07/07/2020 1 By indiafreenotes

A cash book is that unique book of accounts which fulfills the objective of both, a journal and a ledger. Like a journal, it is the first book which records all the cash transactions of the business. It also acts as a subsidiary book to post all the cash transactions, similar to a cash account in the ledger.

It can be broken down into two words, i.e., ‘cash’ and ‘book’. Cash is a real monetary instrument like currency, i.e., coins or notes used as a medium of exchange for acquiring goods and services. Book refers to a compiled record of the information available in the written or printed form.

Thus, we can say that cash book is the record of all the business transactions in the form of notes or coins, taken place in a particular period.

A cash book excludes the following type of transactions:

  • Payments received or made through cheques: All the bank related transactions and exchange of cheques for making or receiving payments.
  • All non-cash transactions: Any business transaction taking place in kind or for which the payment is due.
  • Discount received or given: Any discount received on making purchases or discount allowed on carrying out sales of goods or services.

Features of Cashbook

Knowing about the essential characteristics of a general cash book will help us to understand more about it:-

  1. Journal as well as Ledger

A cash book is used to record the transactions immediately; thus, it serves the purpose of a journal.

At the same time, it is also a ledger since purely cash transactions are posted in it (similar to a cash account in a ledger).

  1. Substitution for Cash Account

A cash book is used as an alternative of a cash account made in ledger. Since maximum transactions in the business are related to cash, it becomes convenient to prepare a separate book for it.

  1. Dual Entry

Similar to other books of accounts, a cash book also has a debit side, that shows all increase in cash. Along with a credit side, that records all decrease in cash.

  1. Two Identical Sides

In a cash book, the total of the debit side should always be equal to the credit side.

  1. Always have Debit Balance Cash in hand is the principal element of a cash book which is used to meet the day to day business expenses.

Logically, paying more than the available cash is not possible. Therefore, the business will always be left with a debit cash balance (or even no cash balance in some cases).

  1. Date wise Entry

The cash receipt entries are made on the debit side or left-hand side. Whereas, the cash payments made are posted on the right side, i.e., the credit side.

  1. Verifiable

The debit cash balance so acquired can be cross-checked by calculating the actual cash in hand remaining with the business.

Advantages of Cash Book

A cash book has simplified the entry cash transactions for accounting purpose to a great extent.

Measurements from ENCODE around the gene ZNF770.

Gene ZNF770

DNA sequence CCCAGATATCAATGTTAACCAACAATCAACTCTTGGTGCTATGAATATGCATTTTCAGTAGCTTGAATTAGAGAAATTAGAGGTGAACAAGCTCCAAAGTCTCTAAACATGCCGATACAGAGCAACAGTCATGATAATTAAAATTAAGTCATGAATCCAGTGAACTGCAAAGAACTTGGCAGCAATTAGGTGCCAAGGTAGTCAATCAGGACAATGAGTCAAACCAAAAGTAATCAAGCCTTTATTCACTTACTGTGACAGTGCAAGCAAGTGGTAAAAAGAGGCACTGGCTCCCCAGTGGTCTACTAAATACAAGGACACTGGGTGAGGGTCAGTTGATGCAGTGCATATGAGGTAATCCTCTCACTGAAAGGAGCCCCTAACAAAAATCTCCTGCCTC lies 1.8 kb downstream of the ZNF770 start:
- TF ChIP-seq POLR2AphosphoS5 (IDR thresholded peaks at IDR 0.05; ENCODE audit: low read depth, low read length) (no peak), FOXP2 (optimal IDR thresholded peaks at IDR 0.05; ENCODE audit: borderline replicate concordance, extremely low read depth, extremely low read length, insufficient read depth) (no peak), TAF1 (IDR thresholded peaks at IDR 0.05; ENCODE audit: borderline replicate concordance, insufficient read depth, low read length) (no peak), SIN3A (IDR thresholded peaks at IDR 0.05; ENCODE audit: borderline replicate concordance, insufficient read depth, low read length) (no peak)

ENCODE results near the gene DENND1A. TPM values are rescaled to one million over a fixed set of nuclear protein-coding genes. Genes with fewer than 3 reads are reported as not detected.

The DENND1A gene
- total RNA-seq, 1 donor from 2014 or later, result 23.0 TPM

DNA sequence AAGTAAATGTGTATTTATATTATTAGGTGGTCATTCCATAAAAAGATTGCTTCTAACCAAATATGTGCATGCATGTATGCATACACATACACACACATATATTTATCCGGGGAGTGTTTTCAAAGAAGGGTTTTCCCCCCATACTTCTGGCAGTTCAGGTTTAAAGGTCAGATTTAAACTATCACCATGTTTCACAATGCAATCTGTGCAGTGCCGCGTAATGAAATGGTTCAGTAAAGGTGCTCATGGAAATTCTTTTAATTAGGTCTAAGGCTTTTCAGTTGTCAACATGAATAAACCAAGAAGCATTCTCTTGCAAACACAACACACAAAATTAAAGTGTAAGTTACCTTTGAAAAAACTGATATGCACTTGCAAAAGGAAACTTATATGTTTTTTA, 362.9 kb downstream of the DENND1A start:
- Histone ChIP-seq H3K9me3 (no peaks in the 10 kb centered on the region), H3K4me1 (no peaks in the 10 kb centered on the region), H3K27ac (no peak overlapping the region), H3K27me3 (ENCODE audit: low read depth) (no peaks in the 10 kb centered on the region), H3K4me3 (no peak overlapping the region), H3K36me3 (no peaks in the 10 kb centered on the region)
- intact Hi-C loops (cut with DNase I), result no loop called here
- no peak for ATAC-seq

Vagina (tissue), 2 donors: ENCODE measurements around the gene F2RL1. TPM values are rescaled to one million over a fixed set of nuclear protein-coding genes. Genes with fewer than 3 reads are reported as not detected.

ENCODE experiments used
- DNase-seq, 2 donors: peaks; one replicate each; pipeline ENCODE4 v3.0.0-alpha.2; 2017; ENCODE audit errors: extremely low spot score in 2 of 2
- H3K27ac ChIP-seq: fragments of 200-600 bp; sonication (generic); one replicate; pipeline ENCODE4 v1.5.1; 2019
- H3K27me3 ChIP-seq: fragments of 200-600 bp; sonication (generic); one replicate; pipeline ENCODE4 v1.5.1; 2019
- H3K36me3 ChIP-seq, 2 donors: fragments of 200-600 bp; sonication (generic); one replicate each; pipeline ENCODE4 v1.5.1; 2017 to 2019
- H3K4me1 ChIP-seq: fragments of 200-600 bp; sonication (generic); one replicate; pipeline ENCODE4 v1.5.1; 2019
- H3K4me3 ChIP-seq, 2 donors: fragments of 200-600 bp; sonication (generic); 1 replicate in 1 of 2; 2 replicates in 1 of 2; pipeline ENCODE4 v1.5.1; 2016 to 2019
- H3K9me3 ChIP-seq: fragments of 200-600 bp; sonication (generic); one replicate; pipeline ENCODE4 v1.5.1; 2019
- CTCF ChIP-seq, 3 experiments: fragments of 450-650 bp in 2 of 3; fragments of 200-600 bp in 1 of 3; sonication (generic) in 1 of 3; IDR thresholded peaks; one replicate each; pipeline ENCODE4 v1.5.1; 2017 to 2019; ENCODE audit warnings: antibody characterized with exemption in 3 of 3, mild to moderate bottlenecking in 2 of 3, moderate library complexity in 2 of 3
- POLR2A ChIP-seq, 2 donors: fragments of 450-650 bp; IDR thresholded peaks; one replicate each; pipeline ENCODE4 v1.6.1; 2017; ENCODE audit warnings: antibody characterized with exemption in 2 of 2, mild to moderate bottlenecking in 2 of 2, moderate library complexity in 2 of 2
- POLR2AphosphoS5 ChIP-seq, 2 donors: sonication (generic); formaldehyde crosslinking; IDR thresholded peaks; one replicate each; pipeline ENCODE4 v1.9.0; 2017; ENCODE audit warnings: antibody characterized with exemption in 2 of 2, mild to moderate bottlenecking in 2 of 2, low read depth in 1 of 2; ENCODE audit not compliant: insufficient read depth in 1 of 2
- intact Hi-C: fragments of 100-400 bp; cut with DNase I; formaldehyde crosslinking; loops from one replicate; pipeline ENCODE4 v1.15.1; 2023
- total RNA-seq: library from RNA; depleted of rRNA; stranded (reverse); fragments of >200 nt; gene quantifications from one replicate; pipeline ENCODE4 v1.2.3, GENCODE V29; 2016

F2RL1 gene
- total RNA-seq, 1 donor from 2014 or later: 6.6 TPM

Following are the various other benefits of maintaining a cash book:

  1. Traces Mistakes

The balance of the cash book can be verified by matching it with the actual cash in hand; thus, mistakes and errors can be easily detected.

  1. Daily Record

The cash transactions are recorded promptly in a cash book daily, which helps in maintaining a regular record of the cash receipts and payments.

  1. Ascertain Receipts and Payments

The cash receipts and the payments made in cash on a specific date can be easily determined with the help of a cash book.

  1. Identifies Default

Any default, theft, failure in payment or cash evasion can be easily identified while verifying the cash book balance with the actual cash balance.

  1. Determines Cash in Hand

It provides a clear picture of the remaining balance or cash in hand left with the organization.

  1. Saves Time, Cost and Labour

Recording the cash transactions first in a journal and then posting it in the cash account of the ledger is a hefty task.

A cash book initiates creating of a single book of accounts and thus saves a lot of time, efforts and expense incurred while preparing these two separate books.

Types of Cash Book

A cash book varies based on its complexity and the needs and requirements of the business. Following are the two major categories into which a cash book can be bifurcated:

  1. General Cash Book

The cash book, which serves as a journal for the first recording of the cash transactions and also replaces the cash account in a ledger, is called a general cash book.

It is further subdivided into three different categories:-

  • Single Column Cash Book: A single column or simple cash book is that type of cash book which is used to note down only the cash transactions.
  • Double Column Cash Book: A double column cash book records two types of transactions under two separate columns. Here, one is compulsorily cash column, and the other can be either a discount column or a bank column.
  • Triple Column Cash Book: This type of cash book records transactions related to three different types of accounts, i.e., cash, bank and discount. Thus, it substitutes the creation of cash account, bank account, discount received and discount allowed in the ledger.
  1. Petty Cash Book

The small cash transactions taking place a significant number of times daily if recorded in a general cash book may make it bulky and difficult to handle.

Therefore such numerous business operations involving a minimal amount of transactions can be written down in a separate book called a petty cash book and the person responsible for maintaining it, is called a petty cashier.